2

I am creating a self-extracting archive and I have got the basic thing going.

However I want to set the command that extracts the archive contents tail -n+$ARCHIVE_START_LINE $0 into a variable. I can't get this part to work

I have tried many things here - one is shown below for explanation. (Note this is a simplified example and the question is as much about understanding pipes etc as solving the problem.)

#!/bin/bash
export TMPDIR=`mktemp -d /tmp/selfextract.XXXXXX`
ARCHIVE_START_LINE=`awk '/^__ARCHIVE_BELOW__/ {print NR + 1; exit 0; }' $0`

# This works...
tail -n+$ARCHIVE_START_LINE $0 | tar xzv -C $TMPDIR

# .. but this is the kind of thing I want. But it doesn't work...
ARCHIVE_CONTENTS=`tail -n+$ARCHIVE_START_LINE $0`
echo $ARCHIVE_CONTENTS | tar xzv -C $TMPDIR
# I get: gzip: stdin is a multi-part gzip file -- not supported

I am on Ubuntu 12.04

2

All of your problems are explained in Why does my shell script choke on whitespace or other special characters?, but I'll repeat the relevant parts here.

First, $var in a shell script does not mean “the value of the variable var”, it means “take the value of the variable var, split it into words and interpret each word as a wildcard pattern”. To avoid these extra steps, put double quotes around variable substitutions: "$var" means “the value of the variable var”. Always put double quotes around variable substitutions and command substitutions unless you know and understand why need to leave them out.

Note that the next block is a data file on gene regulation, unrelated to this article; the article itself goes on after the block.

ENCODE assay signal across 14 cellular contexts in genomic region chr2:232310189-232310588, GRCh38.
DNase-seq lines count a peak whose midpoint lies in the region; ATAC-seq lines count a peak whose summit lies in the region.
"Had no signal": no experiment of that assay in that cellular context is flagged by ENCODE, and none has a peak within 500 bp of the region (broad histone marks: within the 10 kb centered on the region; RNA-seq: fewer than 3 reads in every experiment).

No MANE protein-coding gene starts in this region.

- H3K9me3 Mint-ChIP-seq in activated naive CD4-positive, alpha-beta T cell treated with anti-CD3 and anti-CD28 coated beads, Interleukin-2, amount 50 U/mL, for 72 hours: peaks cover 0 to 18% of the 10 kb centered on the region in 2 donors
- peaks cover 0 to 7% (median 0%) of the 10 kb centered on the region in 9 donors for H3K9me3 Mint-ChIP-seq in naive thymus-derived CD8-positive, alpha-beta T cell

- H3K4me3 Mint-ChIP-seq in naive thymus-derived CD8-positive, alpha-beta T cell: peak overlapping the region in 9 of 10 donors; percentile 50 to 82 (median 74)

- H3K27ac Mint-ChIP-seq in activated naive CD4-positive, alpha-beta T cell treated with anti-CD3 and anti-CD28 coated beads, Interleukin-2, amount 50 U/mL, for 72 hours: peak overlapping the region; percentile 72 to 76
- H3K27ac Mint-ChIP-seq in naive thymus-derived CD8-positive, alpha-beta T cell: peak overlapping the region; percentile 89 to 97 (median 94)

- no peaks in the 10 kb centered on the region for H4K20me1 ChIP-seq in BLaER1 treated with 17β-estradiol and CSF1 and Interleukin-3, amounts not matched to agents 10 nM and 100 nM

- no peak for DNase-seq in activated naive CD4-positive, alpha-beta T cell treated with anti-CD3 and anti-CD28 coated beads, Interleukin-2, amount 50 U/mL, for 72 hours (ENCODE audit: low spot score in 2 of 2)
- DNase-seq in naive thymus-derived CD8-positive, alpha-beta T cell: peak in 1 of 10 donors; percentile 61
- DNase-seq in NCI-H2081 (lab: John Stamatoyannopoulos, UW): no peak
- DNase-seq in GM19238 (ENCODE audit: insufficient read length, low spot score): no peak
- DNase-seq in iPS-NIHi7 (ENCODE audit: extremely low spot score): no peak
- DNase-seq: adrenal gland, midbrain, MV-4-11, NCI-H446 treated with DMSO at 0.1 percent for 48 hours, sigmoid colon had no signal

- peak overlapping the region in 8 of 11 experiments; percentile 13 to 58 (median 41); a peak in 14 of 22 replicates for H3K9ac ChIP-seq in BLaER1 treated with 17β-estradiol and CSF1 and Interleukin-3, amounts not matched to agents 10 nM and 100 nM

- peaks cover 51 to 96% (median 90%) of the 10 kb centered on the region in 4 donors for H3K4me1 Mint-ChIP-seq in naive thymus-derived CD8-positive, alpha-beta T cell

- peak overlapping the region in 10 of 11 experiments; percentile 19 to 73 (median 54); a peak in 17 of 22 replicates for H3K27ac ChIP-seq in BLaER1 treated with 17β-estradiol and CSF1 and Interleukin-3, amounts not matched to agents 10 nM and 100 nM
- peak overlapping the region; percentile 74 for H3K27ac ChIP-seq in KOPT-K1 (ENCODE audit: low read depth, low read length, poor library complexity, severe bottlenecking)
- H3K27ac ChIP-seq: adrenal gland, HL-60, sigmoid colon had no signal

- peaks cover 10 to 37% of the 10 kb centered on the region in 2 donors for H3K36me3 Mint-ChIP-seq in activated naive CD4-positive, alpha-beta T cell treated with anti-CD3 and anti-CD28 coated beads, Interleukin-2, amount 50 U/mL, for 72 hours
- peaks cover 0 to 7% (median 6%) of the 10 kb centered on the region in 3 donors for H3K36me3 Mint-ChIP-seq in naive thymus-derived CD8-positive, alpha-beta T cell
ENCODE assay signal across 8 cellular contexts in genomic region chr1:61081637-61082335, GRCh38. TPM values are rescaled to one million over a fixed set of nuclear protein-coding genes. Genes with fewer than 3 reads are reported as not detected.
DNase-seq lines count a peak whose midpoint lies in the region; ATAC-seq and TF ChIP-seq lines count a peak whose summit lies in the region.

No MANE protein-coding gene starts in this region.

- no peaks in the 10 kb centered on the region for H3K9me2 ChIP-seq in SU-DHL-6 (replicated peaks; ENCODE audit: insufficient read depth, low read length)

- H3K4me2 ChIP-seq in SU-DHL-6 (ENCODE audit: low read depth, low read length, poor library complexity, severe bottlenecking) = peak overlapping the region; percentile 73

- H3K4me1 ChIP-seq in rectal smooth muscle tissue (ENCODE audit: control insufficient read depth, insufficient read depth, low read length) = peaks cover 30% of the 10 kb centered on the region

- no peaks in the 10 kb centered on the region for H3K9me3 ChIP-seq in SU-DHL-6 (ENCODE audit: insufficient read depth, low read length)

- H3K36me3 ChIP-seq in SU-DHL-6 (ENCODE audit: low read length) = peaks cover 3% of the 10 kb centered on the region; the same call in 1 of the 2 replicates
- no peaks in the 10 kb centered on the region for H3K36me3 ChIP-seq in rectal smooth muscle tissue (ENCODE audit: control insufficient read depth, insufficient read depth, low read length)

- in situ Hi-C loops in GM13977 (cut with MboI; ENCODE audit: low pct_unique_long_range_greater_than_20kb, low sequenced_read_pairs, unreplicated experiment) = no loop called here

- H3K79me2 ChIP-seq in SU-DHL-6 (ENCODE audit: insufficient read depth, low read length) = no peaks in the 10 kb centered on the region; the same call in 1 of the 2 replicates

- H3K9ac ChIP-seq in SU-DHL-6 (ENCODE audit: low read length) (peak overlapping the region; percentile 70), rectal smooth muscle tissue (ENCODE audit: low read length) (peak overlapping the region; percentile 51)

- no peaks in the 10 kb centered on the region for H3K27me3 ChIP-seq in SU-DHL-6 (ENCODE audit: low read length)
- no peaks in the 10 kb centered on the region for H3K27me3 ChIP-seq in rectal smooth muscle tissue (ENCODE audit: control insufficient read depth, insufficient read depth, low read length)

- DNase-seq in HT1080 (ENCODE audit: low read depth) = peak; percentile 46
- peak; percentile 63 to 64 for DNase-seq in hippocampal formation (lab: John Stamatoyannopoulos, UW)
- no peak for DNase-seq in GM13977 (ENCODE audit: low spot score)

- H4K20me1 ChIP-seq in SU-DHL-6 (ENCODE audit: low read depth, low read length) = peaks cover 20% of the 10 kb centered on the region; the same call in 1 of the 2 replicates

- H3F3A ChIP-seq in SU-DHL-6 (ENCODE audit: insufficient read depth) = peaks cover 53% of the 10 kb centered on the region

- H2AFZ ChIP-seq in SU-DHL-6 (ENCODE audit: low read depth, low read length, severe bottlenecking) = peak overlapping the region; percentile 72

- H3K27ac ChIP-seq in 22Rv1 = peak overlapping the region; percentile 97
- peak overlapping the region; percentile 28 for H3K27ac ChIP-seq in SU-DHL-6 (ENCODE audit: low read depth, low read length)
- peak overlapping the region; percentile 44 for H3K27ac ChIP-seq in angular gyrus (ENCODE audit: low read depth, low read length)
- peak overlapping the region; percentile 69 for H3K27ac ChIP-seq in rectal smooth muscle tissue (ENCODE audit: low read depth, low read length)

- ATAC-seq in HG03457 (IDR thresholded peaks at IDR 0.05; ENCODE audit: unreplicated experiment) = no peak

Second, echo doesn't exactly print its argument: it interprets some options, and in some shells, it interprets backslash escape sequences. Furthermore echo prints a trailing newline, which you could remove with the -n option. Gzipped data never looks like an option and bash's echo treats backslashes literally by default, but in general, don't use echo on unknown data, use printf %s instead.

printf %s "$ARCHIVE_CONTENTS" | tar xzv -C "$TMPDIR"

This is guaranteed to feed the value of the variable ARCHIVE_CONTENTS to tar exactly.

The remaining problem, and one you can't solve without using a fundamentally different approach, is that most shells (all the shells I've seen apart from zsh) truncate the value of variables at the first null byte (this is because they use C null-terminated strings under the hood). So the variable ARCHIVE_CONTENTS in fact contains only the beginning of the archive file, up to the first null byte. You can't use a shell to manipulate binary data.

1

why not use a here document like in the old days ?

 #!/bin/bash
 export TMPDIR=`mktemp -d /tmp/selfextract.XXXXXX`

 ## other stuff

 base64 -d <<EOF | tar xvf -C $TMPDIR
 ## base64 encoded
 EOF

you produce base64 encoded this way

 tar cf - my_dir | base64 > /some/place

(including it int self extract archive is left to the reader)

0

You may be inadvertently shell-expanding the contents of your archive. Try quoting your variable.

Replace

echo $ARCHIVE_CONTENTS | tar xzv -C $TMPDIR

with

echo "$ARCHIVE_CONTENTS" | tar xzv -C $TMPDIR

You also may need to avoid appending a newline with echo -n

  • thanks. I tried both these but I still get the error gzip: stdin is a multi-part gzip file -- not supported – spiderplant0 Apr 12 '15 at 14:53

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